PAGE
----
A general rule of thumb is that most internal renovations do not need a permit, unless there are structural changes taking places, such as walls or plumbing being moved.
But outside structures, changes and additions are more likely to be subject to a permit, especially if they exceed certain sizes. All councils have different rules, so be sure to check with a qualified person or your local government authority before proceeding with any renovations. Read on to find out why.
When do you need a permit?
Substantial extensions, new free-standing buildings, such as a large shed or granny flat will require a permit. In some cases, what seems like a simple or non-intrusive project like a new deck, a pergola or a retaining wall will also need a permit, and this varies from council to council. There are also rules on how close to your boundary you can build.
When do you NOT need a permit?
Some low-risk projects may be exempt from requiring a permit. See this list from the Gold Coast City Council website.
- A garden shed up to 2.4 metres high (2.1 metres mean height), 10sqm, 5 metres long and not located in the front or waterfront setback areas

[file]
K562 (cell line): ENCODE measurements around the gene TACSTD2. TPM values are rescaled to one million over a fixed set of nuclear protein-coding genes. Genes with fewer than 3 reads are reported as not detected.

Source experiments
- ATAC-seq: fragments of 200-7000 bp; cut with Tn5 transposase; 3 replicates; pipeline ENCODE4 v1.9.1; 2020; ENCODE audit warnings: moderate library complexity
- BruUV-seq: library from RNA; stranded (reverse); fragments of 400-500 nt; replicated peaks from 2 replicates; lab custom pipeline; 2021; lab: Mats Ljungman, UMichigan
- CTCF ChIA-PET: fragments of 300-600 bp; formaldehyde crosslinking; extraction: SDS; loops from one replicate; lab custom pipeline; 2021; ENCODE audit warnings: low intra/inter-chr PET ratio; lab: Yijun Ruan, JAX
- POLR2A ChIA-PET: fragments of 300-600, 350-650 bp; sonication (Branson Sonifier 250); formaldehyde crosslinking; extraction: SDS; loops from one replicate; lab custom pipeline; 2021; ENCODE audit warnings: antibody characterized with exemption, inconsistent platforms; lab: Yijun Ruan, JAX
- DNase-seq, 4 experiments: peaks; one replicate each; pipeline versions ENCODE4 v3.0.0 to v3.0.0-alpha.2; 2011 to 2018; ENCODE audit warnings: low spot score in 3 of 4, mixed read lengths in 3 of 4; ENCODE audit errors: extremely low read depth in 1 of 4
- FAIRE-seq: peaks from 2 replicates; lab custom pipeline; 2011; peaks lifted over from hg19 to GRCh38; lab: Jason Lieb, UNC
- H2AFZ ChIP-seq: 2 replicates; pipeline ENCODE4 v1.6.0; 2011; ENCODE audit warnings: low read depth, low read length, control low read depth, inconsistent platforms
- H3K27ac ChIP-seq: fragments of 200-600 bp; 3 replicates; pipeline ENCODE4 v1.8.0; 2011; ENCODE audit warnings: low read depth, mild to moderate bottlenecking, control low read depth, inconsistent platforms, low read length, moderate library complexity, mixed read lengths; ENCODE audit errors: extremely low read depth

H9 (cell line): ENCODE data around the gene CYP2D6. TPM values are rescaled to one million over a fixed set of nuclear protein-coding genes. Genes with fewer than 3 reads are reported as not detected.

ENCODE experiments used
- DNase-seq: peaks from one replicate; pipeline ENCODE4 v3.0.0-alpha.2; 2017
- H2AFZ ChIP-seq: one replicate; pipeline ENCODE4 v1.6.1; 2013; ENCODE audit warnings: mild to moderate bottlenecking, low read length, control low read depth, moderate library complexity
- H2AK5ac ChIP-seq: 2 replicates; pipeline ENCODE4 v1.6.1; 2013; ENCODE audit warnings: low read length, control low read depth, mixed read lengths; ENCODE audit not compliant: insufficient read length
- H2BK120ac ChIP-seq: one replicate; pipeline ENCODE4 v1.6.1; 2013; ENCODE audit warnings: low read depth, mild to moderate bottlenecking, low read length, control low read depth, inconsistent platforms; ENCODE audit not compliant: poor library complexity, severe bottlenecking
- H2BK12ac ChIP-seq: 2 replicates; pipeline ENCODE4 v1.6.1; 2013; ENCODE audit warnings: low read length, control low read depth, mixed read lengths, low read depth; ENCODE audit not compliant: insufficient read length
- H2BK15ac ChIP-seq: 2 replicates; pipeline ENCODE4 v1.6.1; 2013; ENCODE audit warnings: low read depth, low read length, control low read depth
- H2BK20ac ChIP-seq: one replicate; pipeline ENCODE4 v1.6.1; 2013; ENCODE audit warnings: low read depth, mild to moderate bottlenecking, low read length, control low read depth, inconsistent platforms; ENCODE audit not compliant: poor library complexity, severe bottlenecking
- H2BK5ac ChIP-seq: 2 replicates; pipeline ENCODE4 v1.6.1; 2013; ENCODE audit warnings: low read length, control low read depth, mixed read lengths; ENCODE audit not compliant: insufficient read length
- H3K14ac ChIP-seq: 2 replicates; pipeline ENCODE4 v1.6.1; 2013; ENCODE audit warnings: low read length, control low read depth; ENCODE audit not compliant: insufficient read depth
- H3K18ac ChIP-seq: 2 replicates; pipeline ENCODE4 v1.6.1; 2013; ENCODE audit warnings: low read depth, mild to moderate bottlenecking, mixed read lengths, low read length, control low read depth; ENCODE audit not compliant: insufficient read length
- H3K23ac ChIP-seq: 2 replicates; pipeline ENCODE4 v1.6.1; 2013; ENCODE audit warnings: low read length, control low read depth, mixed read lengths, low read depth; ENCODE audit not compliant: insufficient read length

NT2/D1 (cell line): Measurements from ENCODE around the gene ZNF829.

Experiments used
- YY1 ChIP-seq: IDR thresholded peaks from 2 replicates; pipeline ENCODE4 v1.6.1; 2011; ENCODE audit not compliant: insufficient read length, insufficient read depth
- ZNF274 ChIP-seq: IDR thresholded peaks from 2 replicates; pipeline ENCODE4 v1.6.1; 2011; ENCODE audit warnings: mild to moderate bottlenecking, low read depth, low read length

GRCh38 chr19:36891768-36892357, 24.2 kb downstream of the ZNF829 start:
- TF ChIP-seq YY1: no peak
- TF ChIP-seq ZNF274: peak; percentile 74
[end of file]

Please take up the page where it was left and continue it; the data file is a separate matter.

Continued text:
- A fence not more than 2 metres high (except swimming pools, and waterfront areas)
- A one-metre high retaining wall (if no loads are imposed above it, such as a building or driveway)
- Deck up to 1 metre high and 10sqm when not located in any required setback area.
- Roofed patio up to 2.4 metres high (2.1 metres mean height), 10sqm, 5 metres long when not located in any required setback area.
What happens if you don’t have a required permit?
Worst case scenario, if you proceed without a permit and the council becomes aware, they can order for all completed works to be removed. This will end up costing extra money and extending the timeline on your project. We think that’s motivation enough to get it right from the start.